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We have a group $G$ where $a$ is an element of $G$. Then we have a set $Z(a) = \{g\in G : ga = ag\}$ called the centralizer of $a$. If I have an $x\in Z(a)$, how do I go about proving that the inverse of $x$, $x^{-1}$, is also an element of $Z(a)$? I have already proved step 1, the subgroup test: I just need step 2, described above, and I have no idea how to start.

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suppose $ga = ag$ then $gag^{-1} = agg^{-1} = a$ hence $g^{-1}gag^{-1} = g^{-1}a$ or $ag^{-1} = g^{-1}a$. – Deven Ware Dec 7 '11 at 0:22

Deven has given you a fine answer in the comments. Here is a slightly different way of thinking about the problem which foreshadows group actions, which you will surely learn about soon.

For $x \in G$, to say that $x \in Z(a)$ is equivalent to saying that forming the conjugate $xax^{-1}$ of $a$ by $x$ yields $a$ again. Now, what happens when you conjugate both sides of the equality $xax^{-1} = a$ by $x^{-1}$?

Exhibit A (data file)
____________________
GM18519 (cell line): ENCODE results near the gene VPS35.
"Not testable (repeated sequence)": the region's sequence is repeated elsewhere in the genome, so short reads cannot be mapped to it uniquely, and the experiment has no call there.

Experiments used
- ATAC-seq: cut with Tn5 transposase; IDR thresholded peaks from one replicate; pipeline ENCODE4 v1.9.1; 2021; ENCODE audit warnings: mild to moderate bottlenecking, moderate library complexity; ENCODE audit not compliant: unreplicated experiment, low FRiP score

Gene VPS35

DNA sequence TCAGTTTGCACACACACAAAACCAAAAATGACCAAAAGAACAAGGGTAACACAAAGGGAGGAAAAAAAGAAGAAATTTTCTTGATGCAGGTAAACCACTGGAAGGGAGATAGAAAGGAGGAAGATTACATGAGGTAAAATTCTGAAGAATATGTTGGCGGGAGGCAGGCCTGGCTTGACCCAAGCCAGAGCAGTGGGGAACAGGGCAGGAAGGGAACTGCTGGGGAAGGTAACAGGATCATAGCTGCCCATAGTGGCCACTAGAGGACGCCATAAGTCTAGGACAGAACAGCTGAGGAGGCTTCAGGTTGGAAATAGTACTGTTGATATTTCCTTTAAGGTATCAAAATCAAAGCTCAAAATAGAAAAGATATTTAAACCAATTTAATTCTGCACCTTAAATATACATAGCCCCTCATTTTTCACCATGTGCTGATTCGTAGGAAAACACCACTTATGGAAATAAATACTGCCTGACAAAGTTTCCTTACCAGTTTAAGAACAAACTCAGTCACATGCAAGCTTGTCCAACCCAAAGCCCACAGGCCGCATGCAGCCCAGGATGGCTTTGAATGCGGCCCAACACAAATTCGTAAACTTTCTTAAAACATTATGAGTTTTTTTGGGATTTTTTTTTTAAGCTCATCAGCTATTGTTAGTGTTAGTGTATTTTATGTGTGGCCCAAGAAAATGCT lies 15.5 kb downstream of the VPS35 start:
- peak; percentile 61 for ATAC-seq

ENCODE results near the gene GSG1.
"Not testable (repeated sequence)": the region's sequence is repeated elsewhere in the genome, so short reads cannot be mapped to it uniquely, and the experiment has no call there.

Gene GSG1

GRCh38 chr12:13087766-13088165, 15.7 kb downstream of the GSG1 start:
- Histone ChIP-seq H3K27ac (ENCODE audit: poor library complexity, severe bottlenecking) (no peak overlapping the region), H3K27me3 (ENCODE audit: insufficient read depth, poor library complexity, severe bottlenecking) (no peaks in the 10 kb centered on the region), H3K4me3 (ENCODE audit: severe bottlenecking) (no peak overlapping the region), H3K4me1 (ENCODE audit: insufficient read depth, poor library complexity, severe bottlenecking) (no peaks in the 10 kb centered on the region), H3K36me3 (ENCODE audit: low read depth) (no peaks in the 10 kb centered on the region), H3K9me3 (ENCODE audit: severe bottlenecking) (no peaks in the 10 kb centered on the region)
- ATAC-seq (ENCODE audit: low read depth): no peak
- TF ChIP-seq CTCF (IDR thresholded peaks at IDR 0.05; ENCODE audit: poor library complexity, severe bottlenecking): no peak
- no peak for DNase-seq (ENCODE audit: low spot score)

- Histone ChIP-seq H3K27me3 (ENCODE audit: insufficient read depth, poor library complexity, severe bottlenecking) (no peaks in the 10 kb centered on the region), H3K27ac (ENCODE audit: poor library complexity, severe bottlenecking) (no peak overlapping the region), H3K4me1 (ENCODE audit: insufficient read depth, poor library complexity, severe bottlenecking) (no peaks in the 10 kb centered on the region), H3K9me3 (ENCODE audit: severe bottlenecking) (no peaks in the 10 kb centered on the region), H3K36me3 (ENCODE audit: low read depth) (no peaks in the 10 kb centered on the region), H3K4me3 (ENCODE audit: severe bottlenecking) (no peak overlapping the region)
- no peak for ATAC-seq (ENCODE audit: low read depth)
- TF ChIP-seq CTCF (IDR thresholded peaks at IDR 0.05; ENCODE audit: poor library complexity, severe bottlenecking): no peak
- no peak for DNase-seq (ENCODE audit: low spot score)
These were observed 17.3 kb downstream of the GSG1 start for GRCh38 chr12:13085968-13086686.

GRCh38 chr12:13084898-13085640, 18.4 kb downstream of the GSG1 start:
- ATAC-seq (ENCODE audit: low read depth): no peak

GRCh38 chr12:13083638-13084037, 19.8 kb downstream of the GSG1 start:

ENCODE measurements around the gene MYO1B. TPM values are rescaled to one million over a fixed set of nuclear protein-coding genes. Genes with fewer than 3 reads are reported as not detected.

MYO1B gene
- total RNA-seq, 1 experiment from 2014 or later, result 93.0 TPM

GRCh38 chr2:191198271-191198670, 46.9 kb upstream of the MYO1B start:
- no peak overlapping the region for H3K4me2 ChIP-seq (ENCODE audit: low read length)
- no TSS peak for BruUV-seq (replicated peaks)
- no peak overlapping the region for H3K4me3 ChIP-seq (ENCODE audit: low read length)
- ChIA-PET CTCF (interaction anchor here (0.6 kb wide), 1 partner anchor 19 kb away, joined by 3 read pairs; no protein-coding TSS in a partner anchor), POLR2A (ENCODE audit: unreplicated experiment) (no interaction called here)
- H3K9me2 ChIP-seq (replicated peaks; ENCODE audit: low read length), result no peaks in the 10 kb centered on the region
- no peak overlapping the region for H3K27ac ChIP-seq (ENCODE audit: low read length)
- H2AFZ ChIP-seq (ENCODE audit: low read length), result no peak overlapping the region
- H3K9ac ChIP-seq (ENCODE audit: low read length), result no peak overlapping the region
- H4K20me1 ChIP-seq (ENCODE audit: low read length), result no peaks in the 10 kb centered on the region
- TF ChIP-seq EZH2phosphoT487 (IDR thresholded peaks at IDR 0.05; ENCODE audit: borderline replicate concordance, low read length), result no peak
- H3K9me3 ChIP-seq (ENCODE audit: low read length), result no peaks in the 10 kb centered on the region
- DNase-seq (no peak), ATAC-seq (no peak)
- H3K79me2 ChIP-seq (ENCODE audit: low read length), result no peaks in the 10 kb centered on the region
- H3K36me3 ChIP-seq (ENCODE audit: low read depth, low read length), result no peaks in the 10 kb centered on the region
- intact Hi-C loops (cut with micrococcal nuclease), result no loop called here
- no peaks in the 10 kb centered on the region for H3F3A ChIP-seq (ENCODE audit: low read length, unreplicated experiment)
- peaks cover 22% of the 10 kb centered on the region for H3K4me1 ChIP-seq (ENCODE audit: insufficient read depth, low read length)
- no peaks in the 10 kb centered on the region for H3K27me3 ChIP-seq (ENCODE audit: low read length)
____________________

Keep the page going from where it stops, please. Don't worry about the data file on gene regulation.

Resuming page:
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Let ${C_a} = \left\{ {g \in G:ag = ga} \right\}$. Since $\left( {gh} \right)a = g\left( {ha} \right) = g\left( {ah} \right) = \left( {ga} \right)h = \left( {ag} \right)h = a\left( {gh} \right) \Rightarrow gh \in {C_a}$ and $ga = ag \Rightarrow {g^{ - 1}}\left( {ga} \right){g^{ - 1}} = {g^{ - 1}}\left( {ag} \right){g^{ - 1}} \Rightarrow a{g^{ - 1}} = {g^{ - 1}}a \Rightarrow {g^{ - 1}} \in {C_a}$ for every $g,h \in {C_a}$, we get ${C_a} \le G$.

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